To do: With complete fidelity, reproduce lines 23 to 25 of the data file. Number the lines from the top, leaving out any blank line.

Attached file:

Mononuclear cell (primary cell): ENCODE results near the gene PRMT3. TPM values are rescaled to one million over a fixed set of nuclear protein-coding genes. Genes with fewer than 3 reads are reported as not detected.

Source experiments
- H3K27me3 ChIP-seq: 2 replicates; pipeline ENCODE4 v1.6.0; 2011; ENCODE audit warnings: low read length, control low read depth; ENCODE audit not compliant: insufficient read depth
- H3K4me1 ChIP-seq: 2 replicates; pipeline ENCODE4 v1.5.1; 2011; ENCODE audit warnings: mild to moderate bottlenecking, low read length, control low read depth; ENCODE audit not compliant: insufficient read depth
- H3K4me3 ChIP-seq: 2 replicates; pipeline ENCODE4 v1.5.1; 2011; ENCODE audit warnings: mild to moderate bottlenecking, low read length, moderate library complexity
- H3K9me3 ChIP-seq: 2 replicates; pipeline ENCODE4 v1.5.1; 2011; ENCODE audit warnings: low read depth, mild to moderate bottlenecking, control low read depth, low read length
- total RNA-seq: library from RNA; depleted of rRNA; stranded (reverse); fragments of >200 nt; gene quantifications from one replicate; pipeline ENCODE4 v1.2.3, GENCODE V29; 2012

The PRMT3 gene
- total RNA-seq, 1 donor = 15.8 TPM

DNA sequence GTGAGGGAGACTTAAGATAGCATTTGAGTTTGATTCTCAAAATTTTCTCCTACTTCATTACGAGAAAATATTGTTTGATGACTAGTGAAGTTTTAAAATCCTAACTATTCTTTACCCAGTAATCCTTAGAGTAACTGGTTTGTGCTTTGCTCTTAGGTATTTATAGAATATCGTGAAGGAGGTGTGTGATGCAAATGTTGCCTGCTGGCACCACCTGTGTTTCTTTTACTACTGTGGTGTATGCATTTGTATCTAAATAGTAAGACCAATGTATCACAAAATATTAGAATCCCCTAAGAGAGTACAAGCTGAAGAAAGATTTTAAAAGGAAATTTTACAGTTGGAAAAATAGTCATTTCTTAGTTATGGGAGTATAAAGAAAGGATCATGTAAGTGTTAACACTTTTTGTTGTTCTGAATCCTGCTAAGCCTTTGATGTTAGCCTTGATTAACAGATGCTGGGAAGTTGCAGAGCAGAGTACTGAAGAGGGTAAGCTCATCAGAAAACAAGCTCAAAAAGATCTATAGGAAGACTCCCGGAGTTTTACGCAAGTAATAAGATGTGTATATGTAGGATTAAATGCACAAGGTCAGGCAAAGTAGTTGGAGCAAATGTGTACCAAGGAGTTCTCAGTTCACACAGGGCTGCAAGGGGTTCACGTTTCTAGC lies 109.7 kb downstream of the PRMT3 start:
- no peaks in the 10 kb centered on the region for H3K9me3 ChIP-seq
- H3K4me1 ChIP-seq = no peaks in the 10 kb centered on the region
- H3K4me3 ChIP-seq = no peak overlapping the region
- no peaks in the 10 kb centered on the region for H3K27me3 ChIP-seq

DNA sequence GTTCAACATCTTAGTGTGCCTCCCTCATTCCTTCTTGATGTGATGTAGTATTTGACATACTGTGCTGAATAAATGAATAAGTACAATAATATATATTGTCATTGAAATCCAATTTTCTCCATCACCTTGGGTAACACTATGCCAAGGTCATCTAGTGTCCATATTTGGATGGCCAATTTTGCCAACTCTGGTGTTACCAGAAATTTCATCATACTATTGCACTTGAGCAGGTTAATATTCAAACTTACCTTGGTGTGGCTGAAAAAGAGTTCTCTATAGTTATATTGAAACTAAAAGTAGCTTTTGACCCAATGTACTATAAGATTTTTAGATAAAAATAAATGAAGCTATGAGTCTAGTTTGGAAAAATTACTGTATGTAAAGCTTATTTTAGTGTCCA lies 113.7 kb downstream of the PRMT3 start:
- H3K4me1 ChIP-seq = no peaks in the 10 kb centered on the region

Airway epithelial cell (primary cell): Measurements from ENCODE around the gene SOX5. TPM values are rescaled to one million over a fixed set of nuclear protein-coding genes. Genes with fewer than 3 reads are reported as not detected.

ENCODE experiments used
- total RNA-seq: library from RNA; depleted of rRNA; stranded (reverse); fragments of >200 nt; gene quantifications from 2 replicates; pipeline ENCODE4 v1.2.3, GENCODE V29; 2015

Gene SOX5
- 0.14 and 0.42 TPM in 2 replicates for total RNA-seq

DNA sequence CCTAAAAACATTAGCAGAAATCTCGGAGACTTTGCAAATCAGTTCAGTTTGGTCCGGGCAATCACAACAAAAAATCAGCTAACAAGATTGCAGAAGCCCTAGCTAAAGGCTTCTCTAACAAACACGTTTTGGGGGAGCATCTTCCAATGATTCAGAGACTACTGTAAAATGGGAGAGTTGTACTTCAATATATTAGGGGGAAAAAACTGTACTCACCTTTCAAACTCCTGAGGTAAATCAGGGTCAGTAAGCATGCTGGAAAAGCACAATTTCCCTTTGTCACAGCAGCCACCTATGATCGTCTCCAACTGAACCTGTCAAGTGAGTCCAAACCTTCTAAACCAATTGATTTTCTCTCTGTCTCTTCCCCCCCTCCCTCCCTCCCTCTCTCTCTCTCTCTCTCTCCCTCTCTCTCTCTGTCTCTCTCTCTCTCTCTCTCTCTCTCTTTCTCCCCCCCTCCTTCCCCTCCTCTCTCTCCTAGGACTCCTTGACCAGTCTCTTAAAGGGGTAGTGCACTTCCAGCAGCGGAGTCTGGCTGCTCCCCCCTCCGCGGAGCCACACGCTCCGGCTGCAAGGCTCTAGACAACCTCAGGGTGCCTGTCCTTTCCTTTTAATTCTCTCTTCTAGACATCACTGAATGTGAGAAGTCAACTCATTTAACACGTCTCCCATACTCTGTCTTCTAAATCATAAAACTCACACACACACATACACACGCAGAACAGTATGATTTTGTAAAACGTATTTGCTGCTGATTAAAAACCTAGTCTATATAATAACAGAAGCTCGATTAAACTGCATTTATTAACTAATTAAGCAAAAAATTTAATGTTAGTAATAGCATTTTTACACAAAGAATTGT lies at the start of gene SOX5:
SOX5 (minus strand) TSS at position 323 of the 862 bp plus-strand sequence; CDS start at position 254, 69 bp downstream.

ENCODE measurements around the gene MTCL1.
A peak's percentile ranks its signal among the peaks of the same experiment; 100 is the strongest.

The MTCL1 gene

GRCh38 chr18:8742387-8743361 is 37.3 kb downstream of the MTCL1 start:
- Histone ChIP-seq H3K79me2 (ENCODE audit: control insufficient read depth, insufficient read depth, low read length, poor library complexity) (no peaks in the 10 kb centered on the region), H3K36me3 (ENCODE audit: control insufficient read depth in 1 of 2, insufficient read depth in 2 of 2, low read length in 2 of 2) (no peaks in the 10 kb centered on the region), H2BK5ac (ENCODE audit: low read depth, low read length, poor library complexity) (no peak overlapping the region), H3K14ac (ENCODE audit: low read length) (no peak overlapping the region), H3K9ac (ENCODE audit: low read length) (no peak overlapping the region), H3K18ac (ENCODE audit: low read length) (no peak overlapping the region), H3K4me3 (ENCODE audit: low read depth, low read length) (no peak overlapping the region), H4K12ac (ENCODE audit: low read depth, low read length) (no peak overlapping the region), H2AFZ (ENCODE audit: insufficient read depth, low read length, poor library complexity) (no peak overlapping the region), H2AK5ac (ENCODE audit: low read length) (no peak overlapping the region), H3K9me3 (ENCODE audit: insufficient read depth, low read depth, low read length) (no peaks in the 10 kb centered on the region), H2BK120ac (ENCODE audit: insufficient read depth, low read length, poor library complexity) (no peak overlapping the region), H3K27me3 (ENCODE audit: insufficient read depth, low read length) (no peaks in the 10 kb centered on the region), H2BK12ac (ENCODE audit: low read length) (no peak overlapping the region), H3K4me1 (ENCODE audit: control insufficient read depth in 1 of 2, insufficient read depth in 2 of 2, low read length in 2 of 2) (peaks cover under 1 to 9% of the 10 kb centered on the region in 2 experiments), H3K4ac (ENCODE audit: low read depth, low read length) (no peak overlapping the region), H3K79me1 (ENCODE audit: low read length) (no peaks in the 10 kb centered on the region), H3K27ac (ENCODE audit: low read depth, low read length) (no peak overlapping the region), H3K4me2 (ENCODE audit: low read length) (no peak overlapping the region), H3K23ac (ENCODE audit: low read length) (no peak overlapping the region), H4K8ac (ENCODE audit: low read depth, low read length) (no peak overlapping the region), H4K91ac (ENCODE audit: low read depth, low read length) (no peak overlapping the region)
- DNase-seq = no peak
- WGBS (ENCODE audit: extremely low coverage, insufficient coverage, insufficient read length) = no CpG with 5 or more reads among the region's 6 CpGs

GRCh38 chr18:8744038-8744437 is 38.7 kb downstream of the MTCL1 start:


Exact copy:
SOX5 (minus strand) TSS at position 323 of the 862 bp plus-strand sequence; CDS start at position 254, 69 bp downstream.

ENCODE measurements around the gene MTCL1.
A peak's percentile ranks its signal among the peaks of the same experiment; 100 is the strongest.